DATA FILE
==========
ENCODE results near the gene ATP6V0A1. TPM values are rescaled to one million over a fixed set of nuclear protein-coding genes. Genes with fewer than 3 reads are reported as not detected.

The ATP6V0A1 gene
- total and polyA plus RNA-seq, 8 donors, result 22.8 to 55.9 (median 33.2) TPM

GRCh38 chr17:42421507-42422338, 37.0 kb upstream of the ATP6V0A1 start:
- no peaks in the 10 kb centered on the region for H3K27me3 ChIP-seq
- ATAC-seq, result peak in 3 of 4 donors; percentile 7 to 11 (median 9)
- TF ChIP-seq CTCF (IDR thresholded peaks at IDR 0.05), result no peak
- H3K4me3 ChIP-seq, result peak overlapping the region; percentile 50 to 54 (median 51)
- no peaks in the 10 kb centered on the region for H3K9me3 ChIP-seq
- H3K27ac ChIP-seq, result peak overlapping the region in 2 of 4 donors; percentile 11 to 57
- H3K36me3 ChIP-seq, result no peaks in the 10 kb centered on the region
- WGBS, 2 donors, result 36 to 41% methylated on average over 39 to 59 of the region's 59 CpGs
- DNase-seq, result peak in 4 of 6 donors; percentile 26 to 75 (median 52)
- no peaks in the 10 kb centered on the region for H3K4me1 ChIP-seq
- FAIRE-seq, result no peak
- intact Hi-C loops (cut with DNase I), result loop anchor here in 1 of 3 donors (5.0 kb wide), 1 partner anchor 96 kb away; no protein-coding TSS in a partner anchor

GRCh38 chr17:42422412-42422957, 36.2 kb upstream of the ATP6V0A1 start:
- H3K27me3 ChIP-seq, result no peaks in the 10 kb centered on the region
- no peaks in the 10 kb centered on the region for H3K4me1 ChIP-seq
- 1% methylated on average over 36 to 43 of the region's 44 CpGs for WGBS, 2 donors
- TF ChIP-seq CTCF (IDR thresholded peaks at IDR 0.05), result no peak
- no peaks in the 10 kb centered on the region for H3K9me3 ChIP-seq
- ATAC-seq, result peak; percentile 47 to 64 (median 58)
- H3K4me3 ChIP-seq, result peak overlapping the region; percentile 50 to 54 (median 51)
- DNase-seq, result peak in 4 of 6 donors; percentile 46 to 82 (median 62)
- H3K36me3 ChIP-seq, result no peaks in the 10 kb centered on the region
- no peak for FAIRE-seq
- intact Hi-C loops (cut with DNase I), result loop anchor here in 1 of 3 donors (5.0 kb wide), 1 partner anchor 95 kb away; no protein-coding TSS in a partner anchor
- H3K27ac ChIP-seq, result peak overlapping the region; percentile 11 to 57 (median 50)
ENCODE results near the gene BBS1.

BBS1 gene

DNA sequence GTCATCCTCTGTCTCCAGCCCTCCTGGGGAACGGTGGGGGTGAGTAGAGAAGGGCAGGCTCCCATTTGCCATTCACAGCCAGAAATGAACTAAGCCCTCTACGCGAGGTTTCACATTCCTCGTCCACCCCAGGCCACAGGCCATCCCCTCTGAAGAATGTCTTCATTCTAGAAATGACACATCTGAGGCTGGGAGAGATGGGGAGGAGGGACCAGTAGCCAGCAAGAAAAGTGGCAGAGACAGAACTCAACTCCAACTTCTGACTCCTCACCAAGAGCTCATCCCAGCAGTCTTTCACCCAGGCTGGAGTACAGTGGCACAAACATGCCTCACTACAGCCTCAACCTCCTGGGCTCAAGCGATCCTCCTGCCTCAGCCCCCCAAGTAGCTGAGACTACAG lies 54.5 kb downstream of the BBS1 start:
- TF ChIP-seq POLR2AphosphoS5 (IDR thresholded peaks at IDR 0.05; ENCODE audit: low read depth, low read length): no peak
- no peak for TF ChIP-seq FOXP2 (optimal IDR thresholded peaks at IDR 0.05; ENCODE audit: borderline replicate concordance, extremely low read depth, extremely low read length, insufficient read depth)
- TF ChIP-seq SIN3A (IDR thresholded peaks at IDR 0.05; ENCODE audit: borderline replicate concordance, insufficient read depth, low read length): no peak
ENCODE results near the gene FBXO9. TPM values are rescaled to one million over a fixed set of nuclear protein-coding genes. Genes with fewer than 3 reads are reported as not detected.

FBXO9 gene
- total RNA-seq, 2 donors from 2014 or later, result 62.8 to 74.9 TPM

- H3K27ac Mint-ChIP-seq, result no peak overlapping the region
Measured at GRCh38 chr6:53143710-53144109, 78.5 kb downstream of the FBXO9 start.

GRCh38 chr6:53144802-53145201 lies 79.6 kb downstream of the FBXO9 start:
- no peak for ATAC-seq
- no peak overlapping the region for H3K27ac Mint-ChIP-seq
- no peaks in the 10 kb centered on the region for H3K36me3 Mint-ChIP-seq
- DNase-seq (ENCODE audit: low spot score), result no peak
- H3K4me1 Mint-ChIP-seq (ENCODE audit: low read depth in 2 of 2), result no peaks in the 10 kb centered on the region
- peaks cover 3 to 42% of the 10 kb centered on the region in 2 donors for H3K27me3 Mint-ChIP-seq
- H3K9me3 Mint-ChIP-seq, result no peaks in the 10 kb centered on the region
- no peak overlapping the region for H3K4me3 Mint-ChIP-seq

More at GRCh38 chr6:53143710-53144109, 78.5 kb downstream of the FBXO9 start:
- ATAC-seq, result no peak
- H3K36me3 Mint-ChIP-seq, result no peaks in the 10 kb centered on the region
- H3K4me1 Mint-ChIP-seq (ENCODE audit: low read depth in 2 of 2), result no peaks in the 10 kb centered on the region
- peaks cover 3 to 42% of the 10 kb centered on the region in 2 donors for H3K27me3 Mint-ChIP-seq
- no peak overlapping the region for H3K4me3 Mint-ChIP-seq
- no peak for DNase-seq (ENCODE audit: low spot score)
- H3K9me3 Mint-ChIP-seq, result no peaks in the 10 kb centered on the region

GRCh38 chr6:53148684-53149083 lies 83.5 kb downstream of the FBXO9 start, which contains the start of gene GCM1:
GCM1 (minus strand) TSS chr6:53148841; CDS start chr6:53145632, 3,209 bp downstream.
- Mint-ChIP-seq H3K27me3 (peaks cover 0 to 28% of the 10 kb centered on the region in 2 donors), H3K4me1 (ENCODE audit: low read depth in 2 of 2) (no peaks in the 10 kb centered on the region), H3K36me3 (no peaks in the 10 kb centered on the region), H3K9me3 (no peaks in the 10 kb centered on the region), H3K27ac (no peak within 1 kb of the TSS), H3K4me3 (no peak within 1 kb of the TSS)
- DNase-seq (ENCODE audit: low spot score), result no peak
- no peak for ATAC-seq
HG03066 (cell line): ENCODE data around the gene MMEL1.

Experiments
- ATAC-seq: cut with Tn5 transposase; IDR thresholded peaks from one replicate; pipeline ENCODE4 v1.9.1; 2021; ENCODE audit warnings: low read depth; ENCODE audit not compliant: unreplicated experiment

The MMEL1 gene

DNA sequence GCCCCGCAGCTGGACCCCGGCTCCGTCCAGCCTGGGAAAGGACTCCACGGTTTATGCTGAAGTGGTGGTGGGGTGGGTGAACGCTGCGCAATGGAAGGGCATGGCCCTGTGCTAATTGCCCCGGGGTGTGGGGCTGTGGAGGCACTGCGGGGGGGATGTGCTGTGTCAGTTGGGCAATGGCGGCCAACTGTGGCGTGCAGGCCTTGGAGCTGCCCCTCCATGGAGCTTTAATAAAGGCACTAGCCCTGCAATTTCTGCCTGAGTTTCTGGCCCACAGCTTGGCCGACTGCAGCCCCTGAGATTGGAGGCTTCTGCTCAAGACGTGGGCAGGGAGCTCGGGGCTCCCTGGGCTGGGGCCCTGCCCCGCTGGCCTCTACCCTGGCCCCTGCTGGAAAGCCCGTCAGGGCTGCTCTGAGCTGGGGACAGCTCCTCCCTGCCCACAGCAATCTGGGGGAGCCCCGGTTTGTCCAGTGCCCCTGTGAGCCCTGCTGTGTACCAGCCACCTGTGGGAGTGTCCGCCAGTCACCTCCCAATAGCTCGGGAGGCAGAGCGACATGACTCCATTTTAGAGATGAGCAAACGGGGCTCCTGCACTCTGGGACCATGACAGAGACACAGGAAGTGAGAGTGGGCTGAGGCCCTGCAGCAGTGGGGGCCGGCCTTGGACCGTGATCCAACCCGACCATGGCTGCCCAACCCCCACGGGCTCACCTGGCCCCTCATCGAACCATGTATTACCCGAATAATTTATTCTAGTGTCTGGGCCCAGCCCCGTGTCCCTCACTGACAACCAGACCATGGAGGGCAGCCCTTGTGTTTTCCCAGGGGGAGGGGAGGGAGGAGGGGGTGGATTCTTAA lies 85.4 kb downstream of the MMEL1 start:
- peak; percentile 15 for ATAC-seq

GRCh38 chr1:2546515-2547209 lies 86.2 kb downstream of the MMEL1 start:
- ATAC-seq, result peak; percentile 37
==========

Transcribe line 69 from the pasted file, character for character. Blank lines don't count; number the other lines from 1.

GRCh38 chr1:2546515-2547209 lies 86.2 kb downstream of the MMEL1 start: